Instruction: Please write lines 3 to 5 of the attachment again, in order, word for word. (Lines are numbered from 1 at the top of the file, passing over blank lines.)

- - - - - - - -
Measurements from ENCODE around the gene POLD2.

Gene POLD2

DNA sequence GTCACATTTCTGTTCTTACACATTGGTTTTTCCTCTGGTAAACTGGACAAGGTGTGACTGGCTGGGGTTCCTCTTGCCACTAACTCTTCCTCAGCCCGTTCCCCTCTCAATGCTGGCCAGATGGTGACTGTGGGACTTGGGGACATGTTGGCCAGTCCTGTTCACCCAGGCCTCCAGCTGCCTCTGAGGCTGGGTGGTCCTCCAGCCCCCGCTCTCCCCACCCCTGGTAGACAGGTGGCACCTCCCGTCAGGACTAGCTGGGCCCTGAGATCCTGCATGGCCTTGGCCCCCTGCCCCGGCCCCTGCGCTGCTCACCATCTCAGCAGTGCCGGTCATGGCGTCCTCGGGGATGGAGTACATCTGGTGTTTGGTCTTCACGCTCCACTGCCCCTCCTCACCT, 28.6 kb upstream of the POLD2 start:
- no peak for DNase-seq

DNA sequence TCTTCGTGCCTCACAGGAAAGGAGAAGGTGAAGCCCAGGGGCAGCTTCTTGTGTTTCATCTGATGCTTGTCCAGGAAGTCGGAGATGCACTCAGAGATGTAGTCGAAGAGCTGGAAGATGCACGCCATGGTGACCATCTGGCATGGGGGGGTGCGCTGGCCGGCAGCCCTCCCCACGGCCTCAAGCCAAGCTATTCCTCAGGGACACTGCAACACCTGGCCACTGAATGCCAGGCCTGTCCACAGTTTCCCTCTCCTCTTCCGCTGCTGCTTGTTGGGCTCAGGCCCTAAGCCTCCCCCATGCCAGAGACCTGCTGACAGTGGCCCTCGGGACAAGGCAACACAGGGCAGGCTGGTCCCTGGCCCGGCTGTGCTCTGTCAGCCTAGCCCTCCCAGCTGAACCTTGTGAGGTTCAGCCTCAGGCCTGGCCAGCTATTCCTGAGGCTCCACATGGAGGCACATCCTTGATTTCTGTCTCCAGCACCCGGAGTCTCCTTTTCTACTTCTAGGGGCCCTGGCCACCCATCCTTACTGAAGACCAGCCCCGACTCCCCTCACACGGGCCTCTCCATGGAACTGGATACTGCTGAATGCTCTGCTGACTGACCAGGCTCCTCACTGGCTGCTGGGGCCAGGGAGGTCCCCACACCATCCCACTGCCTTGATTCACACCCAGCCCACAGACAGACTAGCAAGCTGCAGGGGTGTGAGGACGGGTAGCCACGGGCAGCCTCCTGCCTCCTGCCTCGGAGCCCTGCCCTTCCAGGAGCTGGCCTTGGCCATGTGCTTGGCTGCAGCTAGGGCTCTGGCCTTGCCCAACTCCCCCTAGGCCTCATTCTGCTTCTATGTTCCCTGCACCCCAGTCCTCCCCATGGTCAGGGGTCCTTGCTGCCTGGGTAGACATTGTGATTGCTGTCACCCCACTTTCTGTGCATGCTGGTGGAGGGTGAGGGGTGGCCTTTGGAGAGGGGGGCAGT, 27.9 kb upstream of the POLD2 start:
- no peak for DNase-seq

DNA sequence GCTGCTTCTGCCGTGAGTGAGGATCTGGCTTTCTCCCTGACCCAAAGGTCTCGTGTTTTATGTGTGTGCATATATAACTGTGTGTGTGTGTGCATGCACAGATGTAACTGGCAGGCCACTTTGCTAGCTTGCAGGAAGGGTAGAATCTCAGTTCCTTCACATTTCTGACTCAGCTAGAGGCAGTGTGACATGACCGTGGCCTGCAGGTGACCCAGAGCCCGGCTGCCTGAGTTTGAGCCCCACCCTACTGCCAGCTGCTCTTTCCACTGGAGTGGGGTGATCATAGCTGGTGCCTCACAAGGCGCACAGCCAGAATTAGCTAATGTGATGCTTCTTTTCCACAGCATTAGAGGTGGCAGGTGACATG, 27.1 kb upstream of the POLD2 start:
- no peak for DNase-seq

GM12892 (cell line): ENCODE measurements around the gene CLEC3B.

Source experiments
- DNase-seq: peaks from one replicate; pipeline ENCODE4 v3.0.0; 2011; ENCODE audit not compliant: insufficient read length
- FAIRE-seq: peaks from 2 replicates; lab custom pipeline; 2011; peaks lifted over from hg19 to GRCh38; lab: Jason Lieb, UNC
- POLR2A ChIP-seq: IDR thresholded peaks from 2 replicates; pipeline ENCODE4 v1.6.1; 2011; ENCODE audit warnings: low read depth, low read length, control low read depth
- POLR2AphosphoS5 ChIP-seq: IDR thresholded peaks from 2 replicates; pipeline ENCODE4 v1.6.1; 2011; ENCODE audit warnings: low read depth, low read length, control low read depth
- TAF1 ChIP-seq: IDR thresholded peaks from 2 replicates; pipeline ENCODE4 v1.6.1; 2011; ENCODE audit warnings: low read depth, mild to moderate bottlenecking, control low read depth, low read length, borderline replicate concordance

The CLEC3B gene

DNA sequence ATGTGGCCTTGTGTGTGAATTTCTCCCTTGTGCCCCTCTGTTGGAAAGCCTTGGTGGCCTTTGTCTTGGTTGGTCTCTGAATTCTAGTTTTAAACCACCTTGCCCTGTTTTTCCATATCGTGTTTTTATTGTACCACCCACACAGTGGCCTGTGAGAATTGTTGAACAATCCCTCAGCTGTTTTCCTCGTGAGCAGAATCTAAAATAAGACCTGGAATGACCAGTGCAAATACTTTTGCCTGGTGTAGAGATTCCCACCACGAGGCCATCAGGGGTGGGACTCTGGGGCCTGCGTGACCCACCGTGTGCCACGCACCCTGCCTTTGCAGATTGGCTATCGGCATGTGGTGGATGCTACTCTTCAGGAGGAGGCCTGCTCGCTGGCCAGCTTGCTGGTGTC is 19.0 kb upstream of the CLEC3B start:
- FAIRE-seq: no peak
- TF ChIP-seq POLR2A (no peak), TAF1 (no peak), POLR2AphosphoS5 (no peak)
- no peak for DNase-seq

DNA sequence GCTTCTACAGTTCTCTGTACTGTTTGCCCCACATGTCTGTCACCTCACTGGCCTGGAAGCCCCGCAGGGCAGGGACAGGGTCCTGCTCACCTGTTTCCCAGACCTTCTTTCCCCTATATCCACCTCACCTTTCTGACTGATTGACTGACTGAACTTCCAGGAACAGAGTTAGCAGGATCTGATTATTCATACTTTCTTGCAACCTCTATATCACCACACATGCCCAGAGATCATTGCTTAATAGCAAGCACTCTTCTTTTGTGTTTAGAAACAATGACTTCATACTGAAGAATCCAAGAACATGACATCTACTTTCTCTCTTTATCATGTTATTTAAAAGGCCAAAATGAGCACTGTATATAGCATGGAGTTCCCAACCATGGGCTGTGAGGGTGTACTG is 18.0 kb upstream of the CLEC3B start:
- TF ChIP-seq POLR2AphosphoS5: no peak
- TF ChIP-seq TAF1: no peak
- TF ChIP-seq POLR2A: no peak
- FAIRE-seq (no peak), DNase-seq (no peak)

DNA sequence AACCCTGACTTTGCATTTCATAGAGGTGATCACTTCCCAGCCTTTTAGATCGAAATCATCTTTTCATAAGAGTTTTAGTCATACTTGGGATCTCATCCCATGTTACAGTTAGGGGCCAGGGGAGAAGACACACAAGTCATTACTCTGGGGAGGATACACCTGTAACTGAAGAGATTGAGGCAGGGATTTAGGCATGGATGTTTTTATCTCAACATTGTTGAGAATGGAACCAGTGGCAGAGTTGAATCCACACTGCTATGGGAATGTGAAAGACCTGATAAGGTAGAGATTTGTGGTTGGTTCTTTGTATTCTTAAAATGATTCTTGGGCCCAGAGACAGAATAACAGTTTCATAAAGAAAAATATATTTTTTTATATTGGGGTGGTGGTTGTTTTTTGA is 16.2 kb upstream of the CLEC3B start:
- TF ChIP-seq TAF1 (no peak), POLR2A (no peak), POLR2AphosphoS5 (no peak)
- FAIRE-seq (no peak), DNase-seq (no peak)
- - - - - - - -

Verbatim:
DNA sequence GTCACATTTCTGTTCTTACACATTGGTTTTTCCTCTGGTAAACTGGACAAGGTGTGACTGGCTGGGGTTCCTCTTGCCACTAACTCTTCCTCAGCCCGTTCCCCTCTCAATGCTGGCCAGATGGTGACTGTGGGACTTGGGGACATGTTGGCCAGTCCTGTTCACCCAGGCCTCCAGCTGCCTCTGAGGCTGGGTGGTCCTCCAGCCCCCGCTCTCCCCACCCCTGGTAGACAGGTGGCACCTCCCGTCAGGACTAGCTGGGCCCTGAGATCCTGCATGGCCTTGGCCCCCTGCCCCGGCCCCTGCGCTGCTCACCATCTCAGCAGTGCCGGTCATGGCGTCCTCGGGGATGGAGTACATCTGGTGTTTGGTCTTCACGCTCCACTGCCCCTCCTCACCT, 28.6 kb upstream of the POLD2 start:
- no peak for DNase-seq

DNA sequence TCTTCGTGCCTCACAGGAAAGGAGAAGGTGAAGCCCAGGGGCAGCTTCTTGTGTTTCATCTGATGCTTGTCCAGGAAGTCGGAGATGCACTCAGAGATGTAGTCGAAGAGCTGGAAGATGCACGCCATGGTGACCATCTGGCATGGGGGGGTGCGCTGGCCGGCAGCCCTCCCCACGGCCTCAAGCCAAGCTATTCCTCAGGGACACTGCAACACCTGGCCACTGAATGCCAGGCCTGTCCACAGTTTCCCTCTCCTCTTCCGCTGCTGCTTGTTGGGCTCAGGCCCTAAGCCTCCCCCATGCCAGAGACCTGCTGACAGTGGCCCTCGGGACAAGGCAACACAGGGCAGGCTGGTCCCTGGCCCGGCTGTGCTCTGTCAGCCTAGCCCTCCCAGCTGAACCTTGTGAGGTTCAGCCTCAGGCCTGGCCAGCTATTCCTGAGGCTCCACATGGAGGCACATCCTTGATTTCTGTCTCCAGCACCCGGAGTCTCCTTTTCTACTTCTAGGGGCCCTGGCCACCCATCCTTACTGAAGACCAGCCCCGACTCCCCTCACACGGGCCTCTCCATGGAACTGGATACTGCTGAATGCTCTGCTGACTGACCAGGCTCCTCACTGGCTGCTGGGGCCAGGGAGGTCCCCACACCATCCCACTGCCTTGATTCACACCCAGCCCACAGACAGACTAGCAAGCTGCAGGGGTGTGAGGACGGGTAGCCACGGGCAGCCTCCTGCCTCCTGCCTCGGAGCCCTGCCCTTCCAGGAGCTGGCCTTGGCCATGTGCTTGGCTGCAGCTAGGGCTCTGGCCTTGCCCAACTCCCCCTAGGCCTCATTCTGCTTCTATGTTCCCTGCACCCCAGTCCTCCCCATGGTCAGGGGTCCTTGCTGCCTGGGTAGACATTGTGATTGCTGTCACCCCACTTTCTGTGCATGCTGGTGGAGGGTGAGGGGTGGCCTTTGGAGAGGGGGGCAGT, 27.9 kb upstream of the POLD2 start: